The opinion of the court was delivered by: WILLIAM PAULEY, District Judge
Plaintiffs bring this class action asserting federal and state
civil rights claims in connection with the arrest of
demonstrators during the World Economic Forum ("WEF") events held
in New York City in early 2002. Plaintiffs now move for
reconsideration under Local Rule 6.3 of this Court's Memorandum
and Order, dated March 23, 2005, denying Plaintiffs' motion to
certify a class of WEF demonstrators subjected to "unreasonable
and excessive handcuffing" (the "Handcuff Class"). For the
following reasons, Plaintiffs' motion is denied.
The pertinent facts are set forth in this Court's prior
Memorandum and Order. See Burley v. City of New York, No. 03
Civ. 735, 2005 WL 668789 (S.D.N.Y. Mar. 23, 2005). In early
February 2002, the WEF held its annual meeting in New York City.
(Second Amended Complaint, filed Nov. 1, 2004 (the "Complaint" or
"Compl.") ¶ 73.) On February 3, 2002, Plaintiffs were arrested
while participating in demonstrations and charged with minor
offenses. (Compl. ¶ 104.)
Plaintiffs challenge two policies implemented by Defendants on
the day of their arrest. First, Plaintiffs claim that while they
were eligible for Desk Appearance Tickets ("DATs"), they were detained for a period of twenty-four to sixty
hours before being arraigned. (Compl. ¶¶ 101-06.) Second,
Plaintiffs assert that they were "rear cuffed" with plastic
handcuffs resulting in tighter and more painful cuffing. (Compl.
¶ 110.) In addition, the Complaint alleges that many plaintiffs
remained handcuffed for "upwards of 10 hours." (Compl. ¶ 105.)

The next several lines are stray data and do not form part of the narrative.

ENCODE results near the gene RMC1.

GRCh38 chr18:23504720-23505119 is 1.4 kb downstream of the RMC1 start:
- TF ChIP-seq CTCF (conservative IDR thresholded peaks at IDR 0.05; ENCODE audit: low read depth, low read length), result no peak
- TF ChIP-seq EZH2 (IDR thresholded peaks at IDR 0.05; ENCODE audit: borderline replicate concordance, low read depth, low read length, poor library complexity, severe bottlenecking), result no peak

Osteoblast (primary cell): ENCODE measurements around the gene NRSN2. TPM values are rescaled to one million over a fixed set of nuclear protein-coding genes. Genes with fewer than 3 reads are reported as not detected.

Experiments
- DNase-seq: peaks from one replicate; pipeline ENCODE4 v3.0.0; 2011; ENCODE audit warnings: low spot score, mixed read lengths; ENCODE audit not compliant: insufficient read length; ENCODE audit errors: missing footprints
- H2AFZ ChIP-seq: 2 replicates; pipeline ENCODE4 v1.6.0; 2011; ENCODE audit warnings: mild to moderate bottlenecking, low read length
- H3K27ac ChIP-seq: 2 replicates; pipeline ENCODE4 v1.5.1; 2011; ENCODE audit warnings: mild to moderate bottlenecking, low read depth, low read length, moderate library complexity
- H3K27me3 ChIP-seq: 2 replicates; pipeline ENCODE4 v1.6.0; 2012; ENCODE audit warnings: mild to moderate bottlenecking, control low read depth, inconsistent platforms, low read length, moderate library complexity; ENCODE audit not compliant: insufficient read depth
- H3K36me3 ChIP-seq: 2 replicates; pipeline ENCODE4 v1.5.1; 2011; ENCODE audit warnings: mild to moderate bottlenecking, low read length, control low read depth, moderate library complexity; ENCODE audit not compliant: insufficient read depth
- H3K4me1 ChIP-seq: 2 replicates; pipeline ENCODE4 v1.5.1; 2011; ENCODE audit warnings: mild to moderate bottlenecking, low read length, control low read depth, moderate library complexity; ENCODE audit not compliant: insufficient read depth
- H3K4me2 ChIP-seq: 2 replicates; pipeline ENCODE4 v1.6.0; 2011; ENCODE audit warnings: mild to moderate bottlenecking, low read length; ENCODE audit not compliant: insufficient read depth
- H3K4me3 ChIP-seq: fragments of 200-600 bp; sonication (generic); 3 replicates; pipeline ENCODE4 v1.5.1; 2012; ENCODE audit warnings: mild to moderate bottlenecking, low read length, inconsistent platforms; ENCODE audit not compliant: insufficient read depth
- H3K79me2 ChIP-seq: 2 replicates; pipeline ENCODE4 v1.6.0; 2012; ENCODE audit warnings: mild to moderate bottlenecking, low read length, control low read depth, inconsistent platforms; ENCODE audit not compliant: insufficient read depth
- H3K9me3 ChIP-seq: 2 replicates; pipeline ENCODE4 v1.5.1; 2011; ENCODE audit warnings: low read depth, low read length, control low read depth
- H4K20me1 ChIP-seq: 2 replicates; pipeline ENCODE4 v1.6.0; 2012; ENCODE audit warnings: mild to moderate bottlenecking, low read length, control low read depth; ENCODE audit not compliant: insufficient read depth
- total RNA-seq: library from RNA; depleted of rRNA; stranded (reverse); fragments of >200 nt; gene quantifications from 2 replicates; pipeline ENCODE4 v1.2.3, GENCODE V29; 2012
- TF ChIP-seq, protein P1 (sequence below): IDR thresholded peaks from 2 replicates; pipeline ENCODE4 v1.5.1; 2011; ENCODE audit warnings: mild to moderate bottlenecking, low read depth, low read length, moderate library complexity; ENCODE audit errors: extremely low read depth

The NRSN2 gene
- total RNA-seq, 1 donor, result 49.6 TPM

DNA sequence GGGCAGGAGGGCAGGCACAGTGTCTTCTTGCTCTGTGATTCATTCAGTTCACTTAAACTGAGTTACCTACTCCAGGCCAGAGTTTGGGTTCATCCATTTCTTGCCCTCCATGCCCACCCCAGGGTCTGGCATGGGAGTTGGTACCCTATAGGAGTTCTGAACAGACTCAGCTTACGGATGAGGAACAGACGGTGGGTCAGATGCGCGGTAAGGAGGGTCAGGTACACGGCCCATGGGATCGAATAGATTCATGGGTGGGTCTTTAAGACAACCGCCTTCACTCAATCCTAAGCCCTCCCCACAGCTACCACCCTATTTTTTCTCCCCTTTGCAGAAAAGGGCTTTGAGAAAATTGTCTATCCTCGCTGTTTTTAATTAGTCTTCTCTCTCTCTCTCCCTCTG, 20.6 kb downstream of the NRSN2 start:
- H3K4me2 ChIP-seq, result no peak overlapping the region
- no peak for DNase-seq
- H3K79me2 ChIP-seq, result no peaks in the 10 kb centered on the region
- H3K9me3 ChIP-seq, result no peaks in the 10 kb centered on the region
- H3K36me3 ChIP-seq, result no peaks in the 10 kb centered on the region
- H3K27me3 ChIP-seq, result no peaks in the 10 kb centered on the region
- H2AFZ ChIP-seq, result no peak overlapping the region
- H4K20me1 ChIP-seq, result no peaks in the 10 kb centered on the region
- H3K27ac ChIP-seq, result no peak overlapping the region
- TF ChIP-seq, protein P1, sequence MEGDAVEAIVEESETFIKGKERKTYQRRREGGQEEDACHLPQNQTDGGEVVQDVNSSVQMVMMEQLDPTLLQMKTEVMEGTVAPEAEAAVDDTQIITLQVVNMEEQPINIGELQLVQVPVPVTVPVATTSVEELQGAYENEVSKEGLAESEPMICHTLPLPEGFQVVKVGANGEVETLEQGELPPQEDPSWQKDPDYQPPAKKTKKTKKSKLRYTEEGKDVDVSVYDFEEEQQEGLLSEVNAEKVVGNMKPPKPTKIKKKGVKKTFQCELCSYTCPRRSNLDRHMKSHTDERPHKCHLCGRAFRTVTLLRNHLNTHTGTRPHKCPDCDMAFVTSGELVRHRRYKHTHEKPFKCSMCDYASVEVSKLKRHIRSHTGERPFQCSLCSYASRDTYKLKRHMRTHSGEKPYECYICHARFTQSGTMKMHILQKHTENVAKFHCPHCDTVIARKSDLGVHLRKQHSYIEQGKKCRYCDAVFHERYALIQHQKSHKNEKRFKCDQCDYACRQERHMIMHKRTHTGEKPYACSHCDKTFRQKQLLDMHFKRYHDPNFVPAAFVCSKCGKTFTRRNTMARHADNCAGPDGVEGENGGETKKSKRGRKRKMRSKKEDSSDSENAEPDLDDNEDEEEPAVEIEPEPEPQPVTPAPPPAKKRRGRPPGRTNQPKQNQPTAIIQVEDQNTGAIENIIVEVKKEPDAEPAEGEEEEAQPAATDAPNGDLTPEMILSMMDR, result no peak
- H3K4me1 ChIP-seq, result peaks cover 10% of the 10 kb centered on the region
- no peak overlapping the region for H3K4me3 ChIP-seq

On June 11, 2004, Plaintiffs moved for certification of a DAT
Class and a Handcuff Class. This Court certified a DAT Class of:
"WEF demonstrators arrested for minor offense who were eligible
for Desk Appearance Tickets but were detained for significant
periods of time for arraignment. Burley, 2005 WL 668789, at *9.
This Court declined to certify the proposed Handcuff Class
consisting of arrestees subjected to "unreasonable and excessive"
handcuffing due to the "manner in which the handcuffs were
applied and the length of time in which the plaintiffs and the
members of the plaintiff class were handcuffed." Burley, 2005
WL 668789, at *8.
Plaintiffs move for reconsideration of this Court's ruling
denying certification of the Handcuff Class in light of the
Supreme Court's decision in Muehler v. Mena, 125 S. Ct. 1465
(2005). In addition, Plaintiffs argue that the Handcuff Class
should be certified based only on the period of time
demonstrators were handcuffed, not on the manner in which they
were handcuffed. Defendants counter that Muehler does not
affect this Court's conclusion and that Plaintiffs' attempt to
change the composition of the Handcuff Class at this stage raises
a new argument inappropriate for reconsideration. DISCUSSION
I. Motion for Reconsideration Standard
A motion for reconsideration brought under Local Rule 6.3 "will
generally be denied unless the moving party can point to
controlling decisions or data that the court overlooked matters